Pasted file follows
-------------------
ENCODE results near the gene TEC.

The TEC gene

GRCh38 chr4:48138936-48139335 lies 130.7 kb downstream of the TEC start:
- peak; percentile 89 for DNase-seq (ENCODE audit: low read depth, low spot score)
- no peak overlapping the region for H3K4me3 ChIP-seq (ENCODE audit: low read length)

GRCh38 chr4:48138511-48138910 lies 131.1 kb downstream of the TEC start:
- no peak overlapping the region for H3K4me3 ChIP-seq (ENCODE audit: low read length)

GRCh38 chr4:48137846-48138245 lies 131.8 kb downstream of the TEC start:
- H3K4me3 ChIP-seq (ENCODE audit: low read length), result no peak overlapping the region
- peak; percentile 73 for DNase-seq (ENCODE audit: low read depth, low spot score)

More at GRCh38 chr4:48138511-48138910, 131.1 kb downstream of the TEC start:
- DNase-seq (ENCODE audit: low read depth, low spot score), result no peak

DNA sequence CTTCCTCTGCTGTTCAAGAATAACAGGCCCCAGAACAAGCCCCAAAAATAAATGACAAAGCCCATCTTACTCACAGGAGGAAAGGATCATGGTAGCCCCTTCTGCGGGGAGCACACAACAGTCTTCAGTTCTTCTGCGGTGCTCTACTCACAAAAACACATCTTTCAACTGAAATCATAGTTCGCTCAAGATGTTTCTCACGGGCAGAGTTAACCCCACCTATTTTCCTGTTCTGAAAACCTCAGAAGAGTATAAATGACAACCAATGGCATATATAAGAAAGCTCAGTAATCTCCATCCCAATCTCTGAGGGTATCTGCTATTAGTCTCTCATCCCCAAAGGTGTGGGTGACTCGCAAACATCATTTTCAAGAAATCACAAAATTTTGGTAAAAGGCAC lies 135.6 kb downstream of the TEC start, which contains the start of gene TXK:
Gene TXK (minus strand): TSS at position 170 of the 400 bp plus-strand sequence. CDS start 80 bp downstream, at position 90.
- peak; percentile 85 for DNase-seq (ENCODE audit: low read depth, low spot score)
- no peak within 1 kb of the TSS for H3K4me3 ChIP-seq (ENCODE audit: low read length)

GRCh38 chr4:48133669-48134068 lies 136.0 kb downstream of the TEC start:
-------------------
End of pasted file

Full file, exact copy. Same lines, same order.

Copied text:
ENCODE results near the gene TEC.

The TEC gene

GRCh38 chr4:48138936-48139335 lies 130.7 kb downstream of the TEC start:
- peak; percentile 89 for DNase-seq (ENCODE audit: low read depth, low spot score)
- no peak overlapping the region for H3K4me3 ChIP-seq (ENCODE audit: low read length)

GRCh38 chr4:48138511-48138910 lies 131.1 kb downstream of the TEC start:
- no peak overlapping the region for H3K4me3 ChIP-seq (ENCODE audit: low read length)

GRCh38 chr4:48137846-48138245 lies 131.8 kb downstream of the TEC start:
- H3K4me3 ChIP-seq (ENCODE audit: low read length), result no peak overlapping the region
- peak; percentile 73 for DNase-seq (ENCODE audit: low read depth, low spot score)

More at GRCh38 chr4:48138511-48138910, 131.1 kb downstream of the TEC start:
- DNase-seq (ENCODE audit: low read depth, low spot score), result no peak

DNA sequence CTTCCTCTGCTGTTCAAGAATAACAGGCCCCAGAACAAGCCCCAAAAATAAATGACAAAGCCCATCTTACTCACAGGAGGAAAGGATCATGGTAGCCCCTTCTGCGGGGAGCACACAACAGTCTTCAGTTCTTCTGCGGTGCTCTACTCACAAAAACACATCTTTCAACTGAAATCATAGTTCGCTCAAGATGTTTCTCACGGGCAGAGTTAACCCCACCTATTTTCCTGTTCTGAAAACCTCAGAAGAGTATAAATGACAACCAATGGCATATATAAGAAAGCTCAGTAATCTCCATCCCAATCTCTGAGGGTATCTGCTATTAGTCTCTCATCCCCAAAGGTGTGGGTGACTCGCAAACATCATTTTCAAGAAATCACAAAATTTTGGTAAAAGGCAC lies 135.6 kb downstream of the TEC start, which contains the start of gene TXK:
Gene TXK (minus strand): TSS at position 170 of the 400 bp plus-strand sequence. CDS start 80 bp downstream, at position 90.
- peak; percentile 85 for DNase-seq (ENCODE audit: low read depth, low spot score)
- no peak within 1 kb of the TSS for H3K4me3 ChIP-seq (ENCODE audit: low read length)

GRCh38 chr4:48133669-48134068 lies 136.0 kb downstream of the TEC start: